'Though I have reason to be very thankful, that God's preventing and restraining grace hath kept me from the more open and flagrant acts of injustice ; yet I am conscious that selflove and self-interest have betrayed me into the doing of many things, which would not bear to be ascertained by the strict equilibrium of a standard of justice, which admits no partiality. I am no less convinced also that in speaking, I llave committed, on numberless occasions, a * breach of that golden rule of justice, which forbids reporting to another's injury, what, in similar circumstances, I should have thought wrong to have had spoken of myself. And from the imagination of man's heart, which scripture declares to be only evil continually, I am persuaded that, in thinking, many unkind thoughts have arisen in my mind against my neighbour', which become a violation of that law of charity which thinketh no evil. I dare not, therefore, whatever others may do I dare not risk the final decision of my everlasting welfare on the point of doing justly.
• Neither under the condition of loving mer. cy, can I find greater confidence. For I discover in my nature, anger, resentment, pride, and the like corrupt passions; which, in spite of all my endeavours to suppress them, like the eruptions of a volcano, which plainly bespeak the 'heat within from the lava thrown without, too clearly testify that the love of mercy is not the ruling passion! and therefore never to be estimated by the few casual acts of alms-giving, which, if the heart would be faithful to acknowledge, are sometimes more the result of pride, than the pure effect of real love and charity.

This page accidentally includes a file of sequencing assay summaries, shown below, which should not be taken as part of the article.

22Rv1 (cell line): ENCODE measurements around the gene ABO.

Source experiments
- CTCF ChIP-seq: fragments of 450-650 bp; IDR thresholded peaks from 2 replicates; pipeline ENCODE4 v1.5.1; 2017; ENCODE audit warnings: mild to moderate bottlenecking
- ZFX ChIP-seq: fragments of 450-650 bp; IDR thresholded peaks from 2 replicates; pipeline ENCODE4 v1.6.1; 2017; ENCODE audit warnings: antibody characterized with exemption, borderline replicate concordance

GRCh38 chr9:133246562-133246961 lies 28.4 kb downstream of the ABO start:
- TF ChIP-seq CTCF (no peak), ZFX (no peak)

I blush at the bare mention of walking humbly with GOD, in the recollection how often my rebellious heart hath risen, and is continually rising, in opposition to His government and authority. Fretful and impatient under the slightest afflictions ; unthankful for the greatest mercies.; and thougb desiring in my daily prayer, that his will may be done, frequently wishing it may not; and even displeased if it be, when it thwarts my own !Can ,such a creature be said to walk humbly with his GOD?'
My neighbour listened to the poor man's observations, and when he had finished, walked away without making a reply. For my part, though it appeared that his reasoning was conclusive, and unanswerable, yet I ventured to say, "If this be the state of the case, what becomes of the morality of the Christian Reli gion ; and in what sense are we to accept the Sermon on the Mount, with which the Great Author of it opened his commission ?'
• The morality of the Christian religion, (reliplied the poor man,) stands where it ever stood, upon its own fixed and immoveable basis; and
sooner shall Heaven and earth pass, than one jot or tittle of the Law shall fail.' God doth not lose his authority to command, because man hath lost his power to obey. The creditor foregoes not the right to his just due, because the debtor is become insolvent. By the Law is the knowledge of sin*' Hence the Great Author of the Christian system opened his commission with the promulgation of this law, that its unalterable, unaccommodating terms might ever stand in the front of his Gospel; and the man that doeth them shall live in themfi'. If, therefore, any man can appeal to this standard of decision ; can look up with an uncovered, un
• Rom. iii. 20. Gal. ii. 12.